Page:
This Friday, I'll be in London participating in a conference on tax avoidance and evasion, hosted by the Journal of Tax Administration. Here is the program:
11.00 – 11.15 Welcome and Introduction
11.15 – 11.50 Matthew Rablen: Optimal Income Tax Enforcement in the Presence of Tax Avoidance
11.50 – 12.25 Maya Forstater: Can Stopping ‘Tax Dodging’ by Multinational Enterprises Close the Gap in Development Finance?
12.25 – 13.00 Allison Christians: Tax Avoidance in a World of Aggressive Tax States
13.00 – 13.45 Lunch
13.45 – 14.15 Federica Bardini: The “Ius Commune Europeum” on Tax Avoidance
14.15 - 14.45 Shu-Chien Chen: The Common Pattern of the “Tax Avoidance Concept” in the EU and USA
14.45 – 15.00 Discussion
15.00 – 15.20 Break
15.20 – 15.55 David Duff: Tax Avoidance – Causes, Consequences and Responses
15.55 – 16.30 David Quentin: Tax Risk Mining and Corporate Responsibility for Human Rights
Here is the abstract for my presentation:
Tax Avoidance in a World of Aggressive Tax States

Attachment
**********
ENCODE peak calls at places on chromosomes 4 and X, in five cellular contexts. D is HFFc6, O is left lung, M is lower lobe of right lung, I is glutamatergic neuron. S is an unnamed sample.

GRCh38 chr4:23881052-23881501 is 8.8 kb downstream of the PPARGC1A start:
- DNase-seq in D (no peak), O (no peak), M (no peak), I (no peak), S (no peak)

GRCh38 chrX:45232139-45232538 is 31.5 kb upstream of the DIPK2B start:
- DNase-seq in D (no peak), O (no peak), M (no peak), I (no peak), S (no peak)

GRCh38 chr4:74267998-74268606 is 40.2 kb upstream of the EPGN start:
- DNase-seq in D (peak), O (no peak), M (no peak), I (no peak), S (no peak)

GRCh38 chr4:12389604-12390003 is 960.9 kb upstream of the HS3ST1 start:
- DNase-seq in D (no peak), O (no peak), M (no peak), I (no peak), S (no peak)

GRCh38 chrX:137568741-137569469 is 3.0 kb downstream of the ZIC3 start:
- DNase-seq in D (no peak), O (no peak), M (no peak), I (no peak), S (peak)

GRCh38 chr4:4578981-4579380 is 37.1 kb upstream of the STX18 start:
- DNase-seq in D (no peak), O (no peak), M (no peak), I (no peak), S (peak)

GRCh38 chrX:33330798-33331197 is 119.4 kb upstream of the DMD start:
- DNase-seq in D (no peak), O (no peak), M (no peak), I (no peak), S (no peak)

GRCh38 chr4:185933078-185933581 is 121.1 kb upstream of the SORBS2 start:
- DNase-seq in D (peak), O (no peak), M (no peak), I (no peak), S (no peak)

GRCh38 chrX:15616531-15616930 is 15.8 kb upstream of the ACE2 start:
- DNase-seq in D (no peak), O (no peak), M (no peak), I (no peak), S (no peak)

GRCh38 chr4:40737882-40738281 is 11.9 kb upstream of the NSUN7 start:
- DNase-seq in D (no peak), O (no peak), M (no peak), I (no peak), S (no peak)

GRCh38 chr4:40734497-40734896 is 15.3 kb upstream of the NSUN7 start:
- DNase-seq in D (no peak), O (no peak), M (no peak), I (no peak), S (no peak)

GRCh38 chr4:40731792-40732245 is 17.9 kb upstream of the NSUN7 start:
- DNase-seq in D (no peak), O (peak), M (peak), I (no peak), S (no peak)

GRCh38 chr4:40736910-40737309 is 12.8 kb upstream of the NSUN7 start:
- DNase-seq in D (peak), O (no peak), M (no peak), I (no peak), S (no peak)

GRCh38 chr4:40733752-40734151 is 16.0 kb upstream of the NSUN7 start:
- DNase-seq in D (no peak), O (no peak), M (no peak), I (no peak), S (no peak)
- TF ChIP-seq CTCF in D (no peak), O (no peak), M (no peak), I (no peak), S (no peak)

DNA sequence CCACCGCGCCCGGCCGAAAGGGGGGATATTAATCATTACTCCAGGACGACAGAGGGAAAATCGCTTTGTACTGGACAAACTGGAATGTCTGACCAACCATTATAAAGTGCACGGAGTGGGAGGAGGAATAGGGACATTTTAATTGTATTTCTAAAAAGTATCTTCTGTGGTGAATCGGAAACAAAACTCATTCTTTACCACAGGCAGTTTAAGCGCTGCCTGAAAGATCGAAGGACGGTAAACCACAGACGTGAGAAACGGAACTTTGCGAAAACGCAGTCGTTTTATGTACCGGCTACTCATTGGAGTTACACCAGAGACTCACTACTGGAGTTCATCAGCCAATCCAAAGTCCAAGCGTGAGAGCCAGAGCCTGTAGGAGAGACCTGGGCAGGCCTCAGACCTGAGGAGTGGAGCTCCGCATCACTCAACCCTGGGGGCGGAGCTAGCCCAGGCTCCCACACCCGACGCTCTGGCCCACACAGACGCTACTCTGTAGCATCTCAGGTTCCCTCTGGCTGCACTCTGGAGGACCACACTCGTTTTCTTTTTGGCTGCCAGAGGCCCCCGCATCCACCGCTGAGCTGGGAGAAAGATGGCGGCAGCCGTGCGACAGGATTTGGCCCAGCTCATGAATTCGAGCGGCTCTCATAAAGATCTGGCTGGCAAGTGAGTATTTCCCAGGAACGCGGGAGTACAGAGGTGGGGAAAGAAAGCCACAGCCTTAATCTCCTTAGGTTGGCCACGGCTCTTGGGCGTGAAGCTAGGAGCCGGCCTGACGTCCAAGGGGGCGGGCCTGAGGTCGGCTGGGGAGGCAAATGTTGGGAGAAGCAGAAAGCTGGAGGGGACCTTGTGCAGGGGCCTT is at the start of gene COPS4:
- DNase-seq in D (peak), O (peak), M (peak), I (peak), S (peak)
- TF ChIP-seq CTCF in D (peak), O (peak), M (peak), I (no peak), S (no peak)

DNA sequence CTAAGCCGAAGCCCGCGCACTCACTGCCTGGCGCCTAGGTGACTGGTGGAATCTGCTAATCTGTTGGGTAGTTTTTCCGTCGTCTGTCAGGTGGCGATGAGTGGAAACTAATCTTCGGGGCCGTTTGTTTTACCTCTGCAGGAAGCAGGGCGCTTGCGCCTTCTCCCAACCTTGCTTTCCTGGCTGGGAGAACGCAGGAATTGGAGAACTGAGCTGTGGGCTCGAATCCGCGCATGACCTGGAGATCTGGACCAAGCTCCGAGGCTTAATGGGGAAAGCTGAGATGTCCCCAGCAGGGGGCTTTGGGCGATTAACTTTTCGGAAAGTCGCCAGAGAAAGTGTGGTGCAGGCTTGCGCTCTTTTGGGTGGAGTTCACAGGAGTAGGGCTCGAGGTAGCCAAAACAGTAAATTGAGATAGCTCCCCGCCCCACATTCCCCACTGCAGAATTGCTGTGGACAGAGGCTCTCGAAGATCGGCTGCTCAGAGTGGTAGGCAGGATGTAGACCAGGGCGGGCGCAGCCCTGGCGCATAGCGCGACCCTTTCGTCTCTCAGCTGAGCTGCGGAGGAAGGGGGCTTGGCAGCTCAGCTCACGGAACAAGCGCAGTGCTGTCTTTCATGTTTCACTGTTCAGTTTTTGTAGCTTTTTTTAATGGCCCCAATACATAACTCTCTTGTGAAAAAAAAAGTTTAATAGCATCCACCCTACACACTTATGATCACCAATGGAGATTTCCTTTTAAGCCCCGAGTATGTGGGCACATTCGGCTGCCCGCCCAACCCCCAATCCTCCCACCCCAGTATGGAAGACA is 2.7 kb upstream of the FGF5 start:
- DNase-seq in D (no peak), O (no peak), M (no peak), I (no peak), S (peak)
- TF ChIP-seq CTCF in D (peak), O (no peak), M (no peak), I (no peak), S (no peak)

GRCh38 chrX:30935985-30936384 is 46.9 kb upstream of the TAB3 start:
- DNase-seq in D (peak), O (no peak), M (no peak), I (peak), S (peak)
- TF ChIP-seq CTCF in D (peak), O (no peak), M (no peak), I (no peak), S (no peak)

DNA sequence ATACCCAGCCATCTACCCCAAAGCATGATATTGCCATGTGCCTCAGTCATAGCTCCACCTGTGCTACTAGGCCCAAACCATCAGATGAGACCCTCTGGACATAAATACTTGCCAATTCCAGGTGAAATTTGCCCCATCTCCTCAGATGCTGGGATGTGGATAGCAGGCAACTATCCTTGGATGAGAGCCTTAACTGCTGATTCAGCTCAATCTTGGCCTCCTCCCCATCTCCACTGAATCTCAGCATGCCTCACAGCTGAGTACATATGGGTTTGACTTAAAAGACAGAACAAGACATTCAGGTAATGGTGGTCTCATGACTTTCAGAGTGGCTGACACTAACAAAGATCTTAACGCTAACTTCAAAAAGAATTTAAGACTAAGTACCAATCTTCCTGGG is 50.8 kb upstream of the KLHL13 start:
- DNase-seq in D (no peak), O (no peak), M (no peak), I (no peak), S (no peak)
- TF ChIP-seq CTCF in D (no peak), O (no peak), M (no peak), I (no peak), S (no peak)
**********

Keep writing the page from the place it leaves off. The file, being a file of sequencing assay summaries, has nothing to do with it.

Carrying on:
Media coverage of tax “dodging” by high profile elites and multinational companies leads the public to believe that tax avoidance happens when individuals act to thwart the efforts of the state. Confined to the domestic arena this may be an apt description, and a problem anti-avoidance regimes are designed to solve. But on an international scale, tax avoidance is not a one-person show. Instead, it involves interactions among four types of actors: individuals, home states, host states, and intermediary states. International tax avoidance persists largely because home, host, and intermediary states intentionally use their tax systems to lure investment away from other jurisdictions that impose higher tax burdens, and individuals do their best to exploit available opportunities to the fullest. In deciding whether and how law should be used to prevent international tax avoidance, the goals and interests of each of the four actors must be examined.